Consultations with health professionals for mental health
Respondents were asked about consultations with health professionals for mental health in the 12 months prior to interview. These included:
- general practitioner
- mental health nurse
- other mental health professional – e.g. social worker, counsellor, occupational therapist
- specialist doctor or surgeon – e.g. cardiologist, gynaecologist or urologist
- other health professional – e.g. dietician, physiotherapist, pharmacist (advice only).
One person in the household was asked to report on behalf of the entire household whether they experienced one or more of the following due to a shortage of money in the 12 months prior to interview:
- pawned or sold something because of a shortage of money
- went without meals
- went without dental treatment when needed
- were unable to heat or cool your home
- sought financial assistance from friends or family
- sought assistance from welfare or community organisations
- could not pay electricity, gas or telephone bills on time
- could not pay mortgage or rent payments on time
- could not pay for car registration or insurance on time
- could not pay home and/or contents insurance on time
- could not make minimum payment on credit card.
One or more persons usually resident in the same private dwelling.
Respondents were asked whether they felt lonely in the last 4 weeks prior to interview. This question was asked as part of a selected group of questions from the Living in the Community Questionnaire - Summary (LCQ-S). The LCQ-S was developed by the Australian Mental Health Outcomes and Classification Network (AMHOCN) to assess social support and societal participation of Australians.
Other services for mental health accessed using digital technologies
In addition to consultations with health professionals for mental health, respondents were asked whether they had accessed other services for their mental health using digital technologies, including the phone or internet in the 12 months prior to interview. Types of services included:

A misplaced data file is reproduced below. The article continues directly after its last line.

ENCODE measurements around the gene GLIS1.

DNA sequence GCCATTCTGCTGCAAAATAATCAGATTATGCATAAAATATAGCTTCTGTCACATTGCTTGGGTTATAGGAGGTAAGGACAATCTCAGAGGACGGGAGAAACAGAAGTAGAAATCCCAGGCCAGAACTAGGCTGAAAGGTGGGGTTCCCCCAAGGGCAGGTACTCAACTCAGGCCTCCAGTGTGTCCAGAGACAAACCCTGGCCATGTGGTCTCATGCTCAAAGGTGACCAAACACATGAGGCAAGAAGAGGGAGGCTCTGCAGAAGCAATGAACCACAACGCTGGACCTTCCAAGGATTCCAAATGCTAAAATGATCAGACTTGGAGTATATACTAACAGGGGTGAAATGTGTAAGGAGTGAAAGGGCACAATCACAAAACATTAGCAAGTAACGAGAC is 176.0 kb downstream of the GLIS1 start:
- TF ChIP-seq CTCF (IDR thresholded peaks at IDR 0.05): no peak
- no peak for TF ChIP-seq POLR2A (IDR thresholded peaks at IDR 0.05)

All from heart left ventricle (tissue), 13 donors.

- crisis support or counselling services
- treatment programs, training, assessment or other tools to improve mental health
- mental health support groups, forums or chat rooms.
The study collected information on psychological distress using the Kessler Psychological Distress Scale (K10). The Kessler Psychological Distress Scale (K10) is a widely used indicator, which gives a simple measure of psychological distress.
Respondents were asked how often in the last four weeks they had felt:
- tired out for no good reason
- so nervous that nothing could calm you down
- restless or fidgety
- so restless you could not sit still
- everything was an effort
- so sad that nothing could cheer you up
Using these questions, a five-level response scale that corresponded to scores from 1 for ‘none of the time’ to 5 for ‘all the time’ were summed, with low scores indicating low levels of psychological distress and high scores indicating high levels of psychological distress.
Results are grouped according to the following categories:
- low (scores of 10-15, indicating little or no psychological distress)
- moderate (scores of 16-21)
- high (scores of 22-29)
- very high (scores of 30-50).
Self-management strategies for mental health
Respondents were asked about self-management strategies they used for their mental health in the last 12 months. These included:
- taken non-prescription medicines, vitamins, supplements or herbal remedies
- changed your diet
- practised meditation, mindfulness, yoga or other relaxation techniques
- better organised home, life and other things
- practised thinking positively and setting achievable goals
- increased your level of exercise or physical activity
- done more of the things you enjoy
- seek support from family or friends
- used alcohol or drugs
- cut out alcohol or drugs